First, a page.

3

A very odd situation, where a query returns 1380 items, but when wrapped in a function, then same function returns a single row

I've tried deleting and recreating the function.

When called like this, via a function, 1 row is returned.

CREATE OR REPLACE FUNCTION get_temps(tid uuid) RETURNS uuid
    LANGUAGE sql
AS
$$
    WITH RECURSIVE
        start_set (temp_id, display_name, parent_temp_id) AS
            (SELECT t.temp_id, t.display_name, t.parent_temp_id
             FROM temps t
             WHERE t.temp_id = tid),
        subitems (temp_id, display_name, parent_temp_id) AS
            (SELECT s.temp_id, s.display_name, s.parent_temp_id
             FROM start_set s
             UNION ALL
             SELECT t.temp_id, t.display_name, t.parent_temp_id
             FROM temps t
             JOIN subitems subs ON t.parent_temp_id = subs.temp_id)
    SELECT temp_id
    FROM subitems;
$$;

When called not-in-a-function-wrapper, it returns 1380 rows

    WITH RECURSIVE
        start_set (temp_id, display_name, parent_temp_id) AS
            (SELECT t.temp_id, t.display_name, t.parent_temp_id
             FROM temps t
             WHERE t.temp_id = tid),
        subitems (temp_id, display_name, parent_temp_id) AS
            (SELECT s.temp_id, s.display_name, s.parent_temp_id
             FROM start_set s
             UNION ALL
             SELECT t.temp_id, t.display_name, t.parent_temp_id
             FROM temps t
             JOIN subitems subs ON t.parent_temp_id = subs.temp_id)
    SELECT temp_id
    FROM subitems;

What am I not thinking of?

0

2 Answers 2

2

To return a set of values (or set of rows) it must be a set-returning function:

CREATE OR REPLACE FUNCTION get_temps(tid uuid)
  RETURNS SETOF uuid  -- !!!
  LANGUAGE sql AS
$func$
...
$func$;

Now it can return 0-n rows. That includes returning nothing at all ("no row"). The way you declared it, it's a "scalar" function, always returning a single value. The manual:

The SETOF modifier indicates that the function will return a set of items, rather than a single item.

See (with links to more):

Alternatively, you can use RETURNS TABLE (...).

Either return type can be used with any LANGUAGE (plpgsql, sql, ...). While you don't need procedural elements provided by PL/pgSQL (or other PL), just pure SQL, it's typically best to stick with plain LANGUAGE sql functions. About the language choice:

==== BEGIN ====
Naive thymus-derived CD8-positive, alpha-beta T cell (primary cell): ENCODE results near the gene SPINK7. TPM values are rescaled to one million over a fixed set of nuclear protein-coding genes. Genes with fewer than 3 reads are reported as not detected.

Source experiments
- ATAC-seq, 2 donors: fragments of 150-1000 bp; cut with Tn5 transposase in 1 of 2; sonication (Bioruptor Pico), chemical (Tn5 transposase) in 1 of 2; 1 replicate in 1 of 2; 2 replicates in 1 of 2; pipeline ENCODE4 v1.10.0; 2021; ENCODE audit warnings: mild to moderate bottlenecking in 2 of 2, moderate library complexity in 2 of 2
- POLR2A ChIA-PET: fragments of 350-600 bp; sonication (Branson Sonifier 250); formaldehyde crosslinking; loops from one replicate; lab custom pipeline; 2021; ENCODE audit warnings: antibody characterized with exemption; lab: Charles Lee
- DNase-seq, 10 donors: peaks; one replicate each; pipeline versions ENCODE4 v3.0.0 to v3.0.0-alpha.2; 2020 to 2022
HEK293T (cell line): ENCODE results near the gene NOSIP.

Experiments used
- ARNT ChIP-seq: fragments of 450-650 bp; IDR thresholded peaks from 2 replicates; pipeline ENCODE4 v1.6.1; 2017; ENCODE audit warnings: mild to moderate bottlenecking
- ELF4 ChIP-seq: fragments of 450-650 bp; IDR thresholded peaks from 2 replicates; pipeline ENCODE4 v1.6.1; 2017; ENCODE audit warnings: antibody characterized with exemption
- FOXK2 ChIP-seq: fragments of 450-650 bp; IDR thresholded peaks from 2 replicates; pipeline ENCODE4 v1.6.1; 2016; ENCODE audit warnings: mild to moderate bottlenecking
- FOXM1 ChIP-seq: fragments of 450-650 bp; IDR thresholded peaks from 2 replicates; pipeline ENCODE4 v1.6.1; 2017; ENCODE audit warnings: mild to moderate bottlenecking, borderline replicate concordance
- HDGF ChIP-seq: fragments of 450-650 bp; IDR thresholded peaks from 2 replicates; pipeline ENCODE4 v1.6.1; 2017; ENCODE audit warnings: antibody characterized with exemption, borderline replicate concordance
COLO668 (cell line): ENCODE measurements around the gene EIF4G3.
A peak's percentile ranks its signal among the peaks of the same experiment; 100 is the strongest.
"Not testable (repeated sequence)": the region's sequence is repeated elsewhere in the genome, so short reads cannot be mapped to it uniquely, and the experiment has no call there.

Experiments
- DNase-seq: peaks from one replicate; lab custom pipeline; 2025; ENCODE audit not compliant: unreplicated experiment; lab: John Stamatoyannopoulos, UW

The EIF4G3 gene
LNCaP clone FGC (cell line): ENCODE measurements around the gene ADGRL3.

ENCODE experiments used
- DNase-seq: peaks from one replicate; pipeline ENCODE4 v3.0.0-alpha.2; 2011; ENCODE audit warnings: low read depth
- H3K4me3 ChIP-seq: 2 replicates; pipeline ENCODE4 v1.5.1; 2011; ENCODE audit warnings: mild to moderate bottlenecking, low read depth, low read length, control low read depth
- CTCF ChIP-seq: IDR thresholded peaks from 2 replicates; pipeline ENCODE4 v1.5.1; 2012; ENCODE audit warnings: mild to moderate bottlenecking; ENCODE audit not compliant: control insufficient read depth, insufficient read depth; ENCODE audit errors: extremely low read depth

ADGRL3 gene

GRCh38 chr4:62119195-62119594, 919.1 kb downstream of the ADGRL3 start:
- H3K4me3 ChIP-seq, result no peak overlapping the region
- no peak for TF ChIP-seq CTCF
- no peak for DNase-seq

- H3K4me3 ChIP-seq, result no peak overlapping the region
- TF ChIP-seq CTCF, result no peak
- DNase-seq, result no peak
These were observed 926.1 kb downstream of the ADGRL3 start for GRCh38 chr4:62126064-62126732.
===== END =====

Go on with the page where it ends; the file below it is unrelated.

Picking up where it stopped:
I might use a "standard SQL" function for your simple case. See:

3
  • 1
    I don't understand the rCTE comment, and am happy to ask it as a new question, if you like. All of the tables are the same table. I should have said sub_temps for clarity. The intent is to find all temps starting with a given parent tid. I could not find a way to refactor this without the temps.temp_id = tid going somewhere that limited all results. May 20, 2023 at 23:26
  • Oh I see what you mean. Just that 'aliasing' it as the start_set or start_temp is unnecesary. Sure / thanks May 20, 2023 at 23:34
  • Let's focus this Q&A on the set-returning nature of functions. I'll remove my aside. (It's also partially off target.) If you suspect room for improvement for the query, start a new question with all relevant details for that. May 20, 2023 at 23:35
0

I found an answer, going in the direction of @erwin

CREATE OR REPLACE FUNCTION get_temps(tid uuid) 
    RETURNS TABLE (temp_id uuid)
    LANGUAGE plpgsql
AS
$$
BEGIN
    RETURN QUERY (
    -- ....
    );
END
$$;

Keys were:

  • use plpgsql as the language
  • set the return type to TABLE
  • use correct syntax for this language type, including begin / return query / end
2
  • If there is no more than just the one SELECT (with rCTE), a plain LANGUAGE sql function would be just as good. And a bit simpler. May 20, 2023 at 23:37
  • Thanks I clearly have some things to learn about the LANGUAGE options. May 21, 2023 at 15:42

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